In its statement to the Council this week, on March 15, the Netherlands on behalf of the EU stated before the Human Rights Council: “In China, the detention of human rights defenders, lawyers and those defending labor rights, and enforced disappearances on foreign soil raise serious questions about China’s respect for its international human rights obligations and its stat ed commitment to upholding the rule of law. The disappearance and detention of five Hong Kong residents, two of whom EU citizens and the public broadcasting of their so-called confessions also raise serious concerns. Individuals detained for seeking to protect the rights of others and for the peaceful exercise of their freedom of expression, including Liu Xiaobo, Ilham Tohti, Xu Zhiyong and Wang Yu, should be released. China should also take into account concerns about the draft foreign NGO law and the recent national security and counter-terrorism legislation. Lastly, the EU urges China to address the root causes of unrest and foster dialogue with different ethnic groups, especially in Tibet and Xinjiang.” (

Statement delivered by Vincent Metten on behalf of Helsinki Foundation for Human Rights (HFHR)

Mr. President,

We wish to thank the Special Rapporteur for his report.

China passed its first ‘counter-terror’ law on December 27, 2015, ignoring concerns expressed by international governments that draconian measures in the name of national security are being used to crackdown on Tibetans, Uighurs and Chinese civil society.

Since May, 2013, in Tibet, an aggressive ‘counter-terrorism’ drive with a strongly political dimension has involved an expansion of militarization across the plateau, extra-judicial killings, torture and imprisonment. This is despite the absence of any violent protest in Tibet.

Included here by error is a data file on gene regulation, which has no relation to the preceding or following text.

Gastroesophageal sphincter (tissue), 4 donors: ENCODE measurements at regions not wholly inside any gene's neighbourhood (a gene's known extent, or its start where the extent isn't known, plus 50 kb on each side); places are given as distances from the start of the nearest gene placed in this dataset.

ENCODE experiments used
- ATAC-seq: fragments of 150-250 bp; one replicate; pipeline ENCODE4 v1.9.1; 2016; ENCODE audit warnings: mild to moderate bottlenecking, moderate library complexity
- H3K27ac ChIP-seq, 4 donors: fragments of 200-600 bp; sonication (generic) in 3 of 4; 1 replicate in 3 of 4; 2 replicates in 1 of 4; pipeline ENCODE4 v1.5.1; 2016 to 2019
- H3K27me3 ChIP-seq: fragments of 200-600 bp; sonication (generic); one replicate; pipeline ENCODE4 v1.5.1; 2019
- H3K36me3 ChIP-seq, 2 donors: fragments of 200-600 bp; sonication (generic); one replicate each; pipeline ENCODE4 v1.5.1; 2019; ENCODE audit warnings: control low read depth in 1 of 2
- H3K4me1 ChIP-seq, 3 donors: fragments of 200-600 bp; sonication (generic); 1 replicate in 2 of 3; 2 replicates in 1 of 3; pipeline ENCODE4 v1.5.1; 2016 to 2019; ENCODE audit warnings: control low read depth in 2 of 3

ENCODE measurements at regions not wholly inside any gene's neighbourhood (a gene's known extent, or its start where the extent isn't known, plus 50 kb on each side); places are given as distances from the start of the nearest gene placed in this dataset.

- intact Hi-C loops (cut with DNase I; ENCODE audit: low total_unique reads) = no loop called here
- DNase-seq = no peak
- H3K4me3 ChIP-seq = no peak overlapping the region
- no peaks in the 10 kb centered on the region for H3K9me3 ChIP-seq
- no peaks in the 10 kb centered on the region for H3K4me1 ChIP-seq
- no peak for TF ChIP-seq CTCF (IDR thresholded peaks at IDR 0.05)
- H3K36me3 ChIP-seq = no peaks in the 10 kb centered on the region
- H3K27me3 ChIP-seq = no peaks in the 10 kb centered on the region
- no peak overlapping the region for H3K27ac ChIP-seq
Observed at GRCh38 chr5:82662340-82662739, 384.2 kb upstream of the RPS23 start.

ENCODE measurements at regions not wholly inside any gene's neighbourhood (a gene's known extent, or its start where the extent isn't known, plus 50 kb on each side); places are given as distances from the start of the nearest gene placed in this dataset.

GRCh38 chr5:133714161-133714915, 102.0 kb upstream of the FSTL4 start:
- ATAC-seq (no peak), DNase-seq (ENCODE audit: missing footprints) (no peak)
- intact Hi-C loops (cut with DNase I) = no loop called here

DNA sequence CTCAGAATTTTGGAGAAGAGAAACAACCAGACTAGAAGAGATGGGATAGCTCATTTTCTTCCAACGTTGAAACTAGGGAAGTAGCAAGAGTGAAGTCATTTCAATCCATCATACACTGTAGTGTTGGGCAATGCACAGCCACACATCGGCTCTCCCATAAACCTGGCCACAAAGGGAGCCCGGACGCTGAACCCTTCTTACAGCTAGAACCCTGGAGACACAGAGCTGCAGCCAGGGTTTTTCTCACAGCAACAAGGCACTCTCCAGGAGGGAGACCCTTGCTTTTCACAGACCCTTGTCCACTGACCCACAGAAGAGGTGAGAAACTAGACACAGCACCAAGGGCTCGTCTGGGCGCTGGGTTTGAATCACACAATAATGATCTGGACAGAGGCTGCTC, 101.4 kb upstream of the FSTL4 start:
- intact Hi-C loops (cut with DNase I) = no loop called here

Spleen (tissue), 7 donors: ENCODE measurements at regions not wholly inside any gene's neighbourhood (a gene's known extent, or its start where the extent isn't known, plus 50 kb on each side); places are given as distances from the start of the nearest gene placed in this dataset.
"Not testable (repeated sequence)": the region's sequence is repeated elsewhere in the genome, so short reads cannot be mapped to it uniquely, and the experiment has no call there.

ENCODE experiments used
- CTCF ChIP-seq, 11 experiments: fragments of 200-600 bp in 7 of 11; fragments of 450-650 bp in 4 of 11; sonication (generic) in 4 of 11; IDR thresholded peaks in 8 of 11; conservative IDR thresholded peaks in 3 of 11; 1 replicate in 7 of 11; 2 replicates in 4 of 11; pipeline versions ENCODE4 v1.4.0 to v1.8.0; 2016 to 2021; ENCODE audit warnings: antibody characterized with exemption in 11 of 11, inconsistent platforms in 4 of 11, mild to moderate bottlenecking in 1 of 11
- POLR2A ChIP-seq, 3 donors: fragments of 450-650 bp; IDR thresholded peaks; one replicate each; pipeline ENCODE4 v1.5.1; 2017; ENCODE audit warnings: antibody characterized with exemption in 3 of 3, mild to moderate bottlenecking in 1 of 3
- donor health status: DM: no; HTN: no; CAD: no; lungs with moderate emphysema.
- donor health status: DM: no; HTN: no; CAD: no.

The new law that came into effect on January 1st this year, represents an escalation of such oppressive and counter-productive measures. Its broad and vague language increases the impunity of the Chinese Party state and attributes huge discretionary powers to both the state organs and security forces.

In conflating ‘terrorism’ with an undefined ‘extremism’ linked to religion, it gives more scope for the penalization of almost any peaceful expression of Tibetan identity, acts of non-violent dissent, or criticism of ethnic or religious policies, in a political climate in which the exiled Dalai Lama has been accused of ‘inciting terrorism’ because of a wave of self-immolations across Tibet..

Mr President, we believe that peace and stability cannot be achieved through hyper-securitization and suppression of human rights, and we are deeply concerned by these measures.

We urge the Human Rights Council and its members to call for the revision of this law to ensure it is consistent with international law and human rights provisions.

We also call for a re-evaluation of China’s so-called ‘stability maintenance’ approach, and for an end to its counter-productive military buildup in Tibet.

Thank you, Mr. President.

[1] ICT statement, March 1, 2016,

[2] Global Times, March 12, 2016,